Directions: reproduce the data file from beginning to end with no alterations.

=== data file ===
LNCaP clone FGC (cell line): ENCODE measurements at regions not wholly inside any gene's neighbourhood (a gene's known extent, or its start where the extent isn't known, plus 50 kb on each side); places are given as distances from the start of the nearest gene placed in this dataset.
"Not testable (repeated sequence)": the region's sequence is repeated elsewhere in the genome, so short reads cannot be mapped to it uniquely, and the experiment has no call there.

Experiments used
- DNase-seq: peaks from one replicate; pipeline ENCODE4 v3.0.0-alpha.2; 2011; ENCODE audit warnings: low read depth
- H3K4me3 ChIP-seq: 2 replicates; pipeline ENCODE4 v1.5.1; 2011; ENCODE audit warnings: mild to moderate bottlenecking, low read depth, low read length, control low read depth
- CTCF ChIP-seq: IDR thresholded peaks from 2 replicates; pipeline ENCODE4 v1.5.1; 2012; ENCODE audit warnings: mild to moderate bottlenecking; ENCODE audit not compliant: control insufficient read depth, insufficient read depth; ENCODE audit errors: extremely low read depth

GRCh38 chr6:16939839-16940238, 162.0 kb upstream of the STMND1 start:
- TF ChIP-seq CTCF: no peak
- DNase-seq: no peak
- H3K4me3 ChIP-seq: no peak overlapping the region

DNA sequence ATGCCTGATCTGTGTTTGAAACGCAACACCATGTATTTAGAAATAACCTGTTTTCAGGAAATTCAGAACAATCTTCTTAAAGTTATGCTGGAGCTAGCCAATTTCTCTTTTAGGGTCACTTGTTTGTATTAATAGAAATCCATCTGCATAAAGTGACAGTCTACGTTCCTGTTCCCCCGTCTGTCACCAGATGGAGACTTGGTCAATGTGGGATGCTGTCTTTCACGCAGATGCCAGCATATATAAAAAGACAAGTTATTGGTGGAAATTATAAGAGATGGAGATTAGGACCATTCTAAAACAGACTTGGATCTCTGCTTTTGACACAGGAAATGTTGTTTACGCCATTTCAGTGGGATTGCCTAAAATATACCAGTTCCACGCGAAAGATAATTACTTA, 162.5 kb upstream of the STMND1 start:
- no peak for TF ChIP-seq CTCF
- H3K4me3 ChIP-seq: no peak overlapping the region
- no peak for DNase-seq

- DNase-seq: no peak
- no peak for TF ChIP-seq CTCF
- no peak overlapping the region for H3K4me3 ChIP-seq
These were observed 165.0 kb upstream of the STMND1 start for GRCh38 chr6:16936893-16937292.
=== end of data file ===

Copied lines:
LNCaP clone FGC (cell line): ENCODE measurements at regions not wholly inside any gene's neighbourhood (a gene's known extent, or its start where the extent isn't known, plus 50 kb on each side); places are given as distances from the start of the nearest gene placed in this dataset.
"Not testable (repeated sequence)": the region's sequence is repeated elsewhere in the genome, so short reads cannot be mapped to it uniquely, and the experiment has no call there.

Experiments used
- DNase-seq: peaks from one replicate; pipeline ENCODE4 v3.0.0-alpha.2; 2011; ENCODE audit warnings: low read depth
- H3K4me3 ChIP-seq: 2 replicates; pipeline ENCODE4 v1.5.1; 2011; ENCODE audit warnings: mild to moderate bottlenecking, low read depth, low read length, control low read depth
- CTCF ChIP-seq: IDR thresholded peaks from 2 replicates; pipeline ENCODE4 v1.5.1; 2012; ENCODE audit warnings: mild to moderate bottlenecking; ENCODE audit not compliant: control insufficient read depth, insufficient read depth; ENCODE audit errors: extremely low read depth

GRCh38 chr6:16939839-16940238, 162.0 kb upstream of the STMND1 start:
- TF ChIP-seq CTCF: no peak
- DNase-seq: no peak
- H3K4me3 ChIP-seq: no peak overlapping the region

DNA sequence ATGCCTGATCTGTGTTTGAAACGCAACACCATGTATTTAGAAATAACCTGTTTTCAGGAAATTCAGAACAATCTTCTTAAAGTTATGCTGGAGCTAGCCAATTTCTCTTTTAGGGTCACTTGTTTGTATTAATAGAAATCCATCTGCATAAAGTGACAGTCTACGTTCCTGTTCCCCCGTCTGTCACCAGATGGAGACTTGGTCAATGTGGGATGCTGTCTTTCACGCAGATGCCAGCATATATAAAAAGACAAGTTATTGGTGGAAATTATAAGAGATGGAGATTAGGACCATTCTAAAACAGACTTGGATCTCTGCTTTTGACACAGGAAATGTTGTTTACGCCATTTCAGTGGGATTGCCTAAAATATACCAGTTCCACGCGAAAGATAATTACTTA, 162.5 kb upstream of the STMND1 start:
- no peak for TF ChIP-seq CTCF
- H3K4me3 ChIP-seq: no peak overlapping the region
- no peak for DNase-seq

- DNase-seq: no peak
- no peak for TF ChIP-seq CTCF
- no peak overlapping the region for H3K4me3 ChIP-seq
These were observed 165.0 kb upstream of the STMND1 start for GRCh38 chr6:16936893-16937292.